[ros-users] slam_gmapping: extracting pose history
ivan.dryanovski at gmail.com
Mon May 17 16:27:28 UTC 2010
Rene & Brian,
I did some testing with our own bag file, and my results confirm what
In particular, with the old gsp_->setgenerateMap(false), we have:
- "gsp_->processScan()" takes a small ammount of time
- maps obtained by "GMapping::ScanMatcherMap &smap = best.map" only
model occupied space
- in order to obtain a map with free space, we must iterate over the
tree, which is a linear time operation that grows with the number of
Changing to gsp_->setgenerateMap(true), we have:
- "gsp_->processScan()" takes significantly longer, and is
proportional to the number of particles being used. Presumably that's
because a map is generated for each particle
- maps obtained by "GMapping::ScanMatcherMap &smap = best.map" model
both occupied and free space
- obtaining the map can be done in constant time
Now the map update step is only required for visualization purposes.
My feeling is that for real-time applications, where you are
interested in being able to process as many scans as possible, it
would be better to use gsp_->setgenerateMap(false), and disable
updating the map altogether, so that it doesn't hog up any cpu time.
While this solution would work for us, it seems a little ad-hoc. Is
there any way to obtain the map in constant time without the huge
performance hit obtained by enabling setgenerateMap(true), or are we
hitting an algorithmic limitation of GMapping? Perhaps the tree of
particles can be periodically collapsed, so that its depth does not
grow unbound. I know that DP-SLAM
(http://www.cs.duke.edu/~parr/dpslam/) uses a similar approach. That
would require a significant rewrite of gmapping. But if it is indeed
the case that gmapping can be optimized further for real
time-performance, it might be worth it to put it on the agenda.
On Mon, May 17, 2010 at 11:31 AM, Brian Gerkey <gerkey at willowgarage.com> wrote:
> hi Rene,
> Thanks for the patch; that approach sounds very promising.
> But my casual testing (using logged data via
> gmapping/test/basic_stage_localization.launch) suggests that, with the
> patch applied, slam_gmapping consumes more CPU, rather than less.
> As it stands, the common processing profile of slam_gmapping is a
> relatively low nominal load with periodic surges up to 100% of a core
> (presumably when building the occupancy grid).
> With the patch applied, slam_gmapping consumes a steady 100% of a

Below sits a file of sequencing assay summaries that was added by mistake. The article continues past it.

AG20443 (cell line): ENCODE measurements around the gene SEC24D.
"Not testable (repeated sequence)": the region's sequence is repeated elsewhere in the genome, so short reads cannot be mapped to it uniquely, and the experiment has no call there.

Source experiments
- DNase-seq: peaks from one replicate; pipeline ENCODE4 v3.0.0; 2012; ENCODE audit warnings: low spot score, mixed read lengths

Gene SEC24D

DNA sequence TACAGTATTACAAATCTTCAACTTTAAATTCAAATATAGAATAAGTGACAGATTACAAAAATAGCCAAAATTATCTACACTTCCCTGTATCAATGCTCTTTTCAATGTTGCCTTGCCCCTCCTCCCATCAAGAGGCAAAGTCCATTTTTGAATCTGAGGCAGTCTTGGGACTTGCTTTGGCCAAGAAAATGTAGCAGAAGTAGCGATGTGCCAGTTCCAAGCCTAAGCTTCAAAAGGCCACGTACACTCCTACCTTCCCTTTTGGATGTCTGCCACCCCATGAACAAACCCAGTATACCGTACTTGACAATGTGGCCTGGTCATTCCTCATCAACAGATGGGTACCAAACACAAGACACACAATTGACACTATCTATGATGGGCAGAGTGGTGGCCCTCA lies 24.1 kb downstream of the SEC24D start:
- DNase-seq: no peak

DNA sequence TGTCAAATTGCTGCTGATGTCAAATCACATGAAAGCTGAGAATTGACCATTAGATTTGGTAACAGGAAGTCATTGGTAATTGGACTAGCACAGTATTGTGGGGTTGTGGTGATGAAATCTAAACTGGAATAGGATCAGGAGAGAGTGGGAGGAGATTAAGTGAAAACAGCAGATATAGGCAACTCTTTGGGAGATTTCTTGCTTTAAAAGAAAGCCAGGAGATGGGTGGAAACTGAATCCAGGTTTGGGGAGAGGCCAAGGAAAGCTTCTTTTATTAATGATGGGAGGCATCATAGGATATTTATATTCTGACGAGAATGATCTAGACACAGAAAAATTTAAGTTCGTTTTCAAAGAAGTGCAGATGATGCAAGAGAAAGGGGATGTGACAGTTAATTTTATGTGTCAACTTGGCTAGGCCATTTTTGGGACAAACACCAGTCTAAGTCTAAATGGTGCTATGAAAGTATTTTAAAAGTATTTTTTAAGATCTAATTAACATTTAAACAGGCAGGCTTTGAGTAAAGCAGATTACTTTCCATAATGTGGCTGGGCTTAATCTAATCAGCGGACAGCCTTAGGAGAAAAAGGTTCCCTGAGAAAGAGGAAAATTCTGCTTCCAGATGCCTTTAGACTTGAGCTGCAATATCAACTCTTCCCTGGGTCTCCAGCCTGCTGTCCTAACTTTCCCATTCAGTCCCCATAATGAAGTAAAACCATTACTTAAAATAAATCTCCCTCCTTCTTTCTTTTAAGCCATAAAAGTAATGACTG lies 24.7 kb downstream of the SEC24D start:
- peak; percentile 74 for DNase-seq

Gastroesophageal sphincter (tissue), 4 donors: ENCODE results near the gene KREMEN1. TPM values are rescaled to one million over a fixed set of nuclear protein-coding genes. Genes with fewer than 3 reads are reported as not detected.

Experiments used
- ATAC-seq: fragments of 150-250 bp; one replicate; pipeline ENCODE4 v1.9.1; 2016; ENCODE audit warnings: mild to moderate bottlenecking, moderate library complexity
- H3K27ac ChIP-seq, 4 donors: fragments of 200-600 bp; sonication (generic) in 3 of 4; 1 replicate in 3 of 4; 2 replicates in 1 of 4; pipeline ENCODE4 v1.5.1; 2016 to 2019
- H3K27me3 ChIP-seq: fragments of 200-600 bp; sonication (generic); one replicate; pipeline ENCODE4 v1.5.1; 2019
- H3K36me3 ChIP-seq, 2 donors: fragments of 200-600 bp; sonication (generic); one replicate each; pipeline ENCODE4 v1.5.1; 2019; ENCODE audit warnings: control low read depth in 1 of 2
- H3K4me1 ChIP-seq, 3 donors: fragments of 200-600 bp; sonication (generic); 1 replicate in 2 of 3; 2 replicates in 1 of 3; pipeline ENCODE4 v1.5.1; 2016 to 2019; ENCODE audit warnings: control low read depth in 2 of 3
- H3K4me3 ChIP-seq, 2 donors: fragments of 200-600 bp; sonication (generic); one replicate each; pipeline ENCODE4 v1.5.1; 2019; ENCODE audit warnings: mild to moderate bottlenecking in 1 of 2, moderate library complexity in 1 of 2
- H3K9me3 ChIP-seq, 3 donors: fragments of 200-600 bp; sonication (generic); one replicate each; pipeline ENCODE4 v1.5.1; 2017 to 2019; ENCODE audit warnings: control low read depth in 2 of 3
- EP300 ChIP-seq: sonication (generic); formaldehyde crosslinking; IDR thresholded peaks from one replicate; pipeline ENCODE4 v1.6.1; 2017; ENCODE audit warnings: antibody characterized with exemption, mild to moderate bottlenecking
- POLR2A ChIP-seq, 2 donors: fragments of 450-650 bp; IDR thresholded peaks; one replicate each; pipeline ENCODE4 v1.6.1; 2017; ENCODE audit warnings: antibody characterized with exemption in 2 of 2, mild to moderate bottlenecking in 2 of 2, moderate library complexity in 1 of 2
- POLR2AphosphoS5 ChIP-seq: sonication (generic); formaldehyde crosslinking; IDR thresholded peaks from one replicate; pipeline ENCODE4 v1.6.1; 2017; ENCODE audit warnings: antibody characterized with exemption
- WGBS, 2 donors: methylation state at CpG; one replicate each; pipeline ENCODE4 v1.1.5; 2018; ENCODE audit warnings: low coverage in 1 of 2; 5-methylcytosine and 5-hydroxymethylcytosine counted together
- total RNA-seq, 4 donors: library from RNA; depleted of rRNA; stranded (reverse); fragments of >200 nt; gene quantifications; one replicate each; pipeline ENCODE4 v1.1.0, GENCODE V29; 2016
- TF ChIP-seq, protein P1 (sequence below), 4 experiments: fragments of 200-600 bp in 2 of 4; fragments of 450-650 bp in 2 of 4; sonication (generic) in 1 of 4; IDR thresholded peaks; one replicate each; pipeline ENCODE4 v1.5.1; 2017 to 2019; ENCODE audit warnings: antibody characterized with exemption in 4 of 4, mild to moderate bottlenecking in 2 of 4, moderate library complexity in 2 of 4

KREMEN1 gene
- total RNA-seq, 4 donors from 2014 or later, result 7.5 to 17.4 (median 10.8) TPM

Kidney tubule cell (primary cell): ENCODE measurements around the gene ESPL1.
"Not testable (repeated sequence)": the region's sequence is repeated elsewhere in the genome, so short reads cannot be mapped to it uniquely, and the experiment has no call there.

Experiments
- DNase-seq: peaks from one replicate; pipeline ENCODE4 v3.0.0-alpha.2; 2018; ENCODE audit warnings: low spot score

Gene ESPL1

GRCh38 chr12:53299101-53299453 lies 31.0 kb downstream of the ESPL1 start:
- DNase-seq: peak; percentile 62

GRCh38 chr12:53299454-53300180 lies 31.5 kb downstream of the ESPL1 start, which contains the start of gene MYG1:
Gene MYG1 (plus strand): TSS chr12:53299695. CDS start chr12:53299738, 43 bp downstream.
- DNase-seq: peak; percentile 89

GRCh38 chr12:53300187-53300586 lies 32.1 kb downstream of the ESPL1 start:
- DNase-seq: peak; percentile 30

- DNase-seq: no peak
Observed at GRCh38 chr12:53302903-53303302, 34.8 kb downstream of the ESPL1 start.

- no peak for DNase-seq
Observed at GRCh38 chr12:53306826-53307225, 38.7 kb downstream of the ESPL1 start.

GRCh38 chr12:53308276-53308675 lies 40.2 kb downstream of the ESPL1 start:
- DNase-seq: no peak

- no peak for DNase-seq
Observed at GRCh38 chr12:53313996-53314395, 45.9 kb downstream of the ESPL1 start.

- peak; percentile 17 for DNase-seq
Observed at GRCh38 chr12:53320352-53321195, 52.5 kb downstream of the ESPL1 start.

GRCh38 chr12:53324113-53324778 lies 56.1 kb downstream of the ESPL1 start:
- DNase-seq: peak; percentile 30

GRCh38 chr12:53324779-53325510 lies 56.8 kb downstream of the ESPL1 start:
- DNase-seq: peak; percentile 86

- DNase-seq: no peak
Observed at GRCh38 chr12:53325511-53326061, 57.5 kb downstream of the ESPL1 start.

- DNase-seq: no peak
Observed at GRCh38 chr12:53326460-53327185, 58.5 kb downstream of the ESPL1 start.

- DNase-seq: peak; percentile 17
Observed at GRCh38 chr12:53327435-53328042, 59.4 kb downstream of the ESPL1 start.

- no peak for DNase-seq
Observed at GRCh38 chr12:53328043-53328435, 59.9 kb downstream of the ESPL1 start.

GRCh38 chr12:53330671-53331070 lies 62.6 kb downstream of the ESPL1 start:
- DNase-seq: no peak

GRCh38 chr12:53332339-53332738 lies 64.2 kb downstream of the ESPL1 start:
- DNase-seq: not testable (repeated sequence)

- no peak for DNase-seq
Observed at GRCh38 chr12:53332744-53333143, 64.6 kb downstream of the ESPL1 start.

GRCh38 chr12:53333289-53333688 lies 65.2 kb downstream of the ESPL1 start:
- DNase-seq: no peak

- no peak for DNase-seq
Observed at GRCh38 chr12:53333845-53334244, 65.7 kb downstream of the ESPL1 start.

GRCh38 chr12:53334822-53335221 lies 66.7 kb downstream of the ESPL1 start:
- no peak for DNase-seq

> core. Maybe this is because many unnecessary maps are being built?
> A constant-time update step is generally preferred, but not
> necessarily if the constant factor means that a core is always pegged.
> On Mon, May 17, 2010 at 3:54 AM, René Wagner <rene.wagner at dfki.de> wrote:
>> Hi all,
>> On Thu, 2010-05-13 at 21:08 -0700, Brian Gerkey wrote:
>>> I've also noticed that the time required to produce the occupancy grid
>>> grows over time. I don't find this too surprising, because presumably
>>> there's more raytracing to be done with each added pose / scan.
>> Online SLAM algorithms try to avoid a situation where this is necessary
>> since a time/space complexity that grows with the distance traveled
>> would be prohibitive.
>> The algorithm behind GMapping  only requires the current map, robot
>> pose and weight for each particle. By default, the map does not model
>> free space, but this can be changed through an appropriate
>> The attached patch instructs GMapping to build the complete map
>> for each particle as part of the regular SLAM process and extracts the
>> map without any additional processing and without any unnecessary
>> copying. This should also avoid the need to patch GMapping to store past
>> laser scans, but I have left that part of the ROS package untouched for
>> We used GMapping with a similar configuration at the RoboLudens and
>> RoboCup Rescue competitions in 2006  and it worked well for online
>> Let me know if you have any questions regarding my changes. I'd
>> appreciate it if they could be incorporated into ROS.
>>  Thanks to Christoph Hertzberg for digging out the code and sending
>> it my way.
>> Dipl.-Inf. René Wagner Junior Researcher
>> DFKI Bremen Enrique-Schmidt-Str. 5
>> Safe and Secure Cognitive Systems D-28359 Bremen
>> Phone: (+49) 421-218-64224 Fax: (+49) 421-218-98-64224
>> Email: Rene.Wagner at dfki.de Web: http://www.dfki.de/sks
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